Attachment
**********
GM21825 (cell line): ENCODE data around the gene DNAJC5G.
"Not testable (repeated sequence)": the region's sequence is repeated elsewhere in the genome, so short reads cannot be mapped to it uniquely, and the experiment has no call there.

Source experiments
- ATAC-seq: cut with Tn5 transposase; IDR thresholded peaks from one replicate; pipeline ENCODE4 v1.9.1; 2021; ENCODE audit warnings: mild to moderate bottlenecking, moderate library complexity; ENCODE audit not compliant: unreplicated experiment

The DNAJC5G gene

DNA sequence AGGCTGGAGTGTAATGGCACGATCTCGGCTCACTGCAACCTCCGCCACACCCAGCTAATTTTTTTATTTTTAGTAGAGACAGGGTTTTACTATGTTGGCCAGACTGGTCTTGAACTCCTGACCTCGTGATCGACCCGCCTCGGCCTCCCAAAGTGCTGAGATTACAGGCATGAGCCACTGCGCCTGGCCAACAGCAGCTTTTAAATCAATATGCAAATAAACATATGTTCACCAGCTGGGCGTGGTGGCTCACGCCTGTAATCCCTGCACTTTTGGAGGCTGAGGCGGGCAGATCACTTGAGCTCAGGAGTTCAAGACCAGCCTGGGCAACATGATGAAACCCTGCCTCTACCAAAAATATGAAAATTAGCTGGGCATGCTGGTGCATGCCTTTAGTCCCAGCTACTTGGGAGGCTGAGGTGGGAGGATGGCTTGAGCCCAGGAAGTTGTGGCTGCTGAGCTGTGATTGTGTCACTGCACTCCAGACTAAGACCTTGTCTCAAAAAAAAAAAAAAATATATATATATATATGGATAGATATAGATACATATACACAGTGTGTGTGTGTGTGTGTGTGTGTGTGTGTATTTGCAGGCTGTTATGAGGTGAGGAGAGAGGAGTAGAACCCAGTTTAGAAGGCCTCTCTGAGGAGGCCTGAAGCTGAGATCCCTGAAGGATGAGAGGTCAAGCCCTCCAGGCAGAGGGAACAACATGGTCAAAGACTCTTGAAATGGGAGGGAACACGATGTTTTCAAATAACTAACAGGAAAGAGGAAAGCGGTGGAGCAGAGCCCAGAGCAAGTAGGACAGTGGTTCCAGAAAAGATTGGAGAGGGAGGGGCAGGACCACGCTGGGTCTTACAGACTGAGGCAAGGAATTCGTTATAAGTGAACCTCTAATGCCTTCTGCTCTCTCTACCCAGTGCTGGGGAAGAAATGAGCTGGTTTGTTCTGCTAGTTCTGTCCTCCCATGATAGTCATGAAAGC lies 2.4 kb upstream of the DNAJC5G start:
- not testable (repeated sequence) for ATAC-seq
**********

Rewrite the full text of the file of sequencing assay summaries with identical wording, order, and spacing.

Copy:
GM21825 (cell line): ENCODE data around the gene DNAJC5G.
"Not testable (repeated sequence)": the region's sequence is repeated elsewhere in the genome, so short reads cannot be mapped to it uniquely, and the experiment has no call there.

Source experiments
- ATAC-seq: cut with Tn5 transposase; IDR thresholded peaks from one replicate; pipeline ENCODE4 v1.9.1; 2021; ENCODE audit warnings: mild to moderate bottlenecking, moderate library complexity; ENCODE audit not compliant: unreplicated experiment

The DNAJC5G gene

DNA sequence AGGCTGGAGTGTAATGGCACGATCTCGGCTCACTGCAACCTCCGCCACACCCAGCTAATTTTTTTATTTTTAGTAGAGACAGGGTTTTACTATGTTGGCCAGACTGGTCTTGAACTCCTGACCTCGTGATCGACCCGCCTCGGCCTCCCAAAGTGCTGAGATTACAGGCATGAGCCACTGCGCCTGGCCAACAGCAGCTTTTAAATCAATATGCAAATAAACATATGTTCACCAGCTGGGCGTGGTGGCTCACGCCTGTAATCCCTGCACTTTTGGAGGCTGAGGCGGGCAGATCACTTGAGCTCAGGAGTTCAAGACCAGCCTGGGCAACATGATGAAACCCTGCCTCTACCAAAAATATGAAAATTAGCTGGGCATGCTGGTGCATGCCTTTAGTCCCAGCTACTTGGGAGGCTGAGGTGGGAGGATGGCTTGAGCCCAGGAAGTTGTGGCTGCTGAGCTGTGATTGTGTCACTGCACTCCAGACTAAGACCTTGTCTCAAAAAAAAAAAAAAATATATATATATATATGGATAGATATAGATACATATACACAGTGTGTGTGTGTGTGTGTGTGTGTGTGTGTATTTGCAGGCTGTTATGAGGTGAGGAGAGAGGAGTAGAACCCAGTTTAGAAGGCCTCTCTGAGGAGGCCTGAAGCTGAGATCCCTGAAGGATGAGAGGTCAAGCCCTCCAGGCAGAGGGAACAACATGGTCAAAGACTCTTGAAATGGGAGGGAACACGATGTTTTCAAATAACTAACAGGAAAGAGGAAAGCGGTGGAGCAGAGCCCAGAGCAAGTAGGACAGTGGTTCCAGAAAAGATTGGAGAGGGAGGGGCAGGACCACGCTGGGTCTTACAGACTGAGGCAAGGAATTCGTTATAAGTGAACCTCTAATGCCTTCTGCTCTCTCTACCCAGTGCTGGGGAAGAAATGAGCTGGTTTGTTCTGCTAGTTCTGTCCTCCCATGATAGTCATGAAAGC lies 2.4 kb upstream of the DNAJC5G start:
- not testable (repeated sequence) for ATAC-seq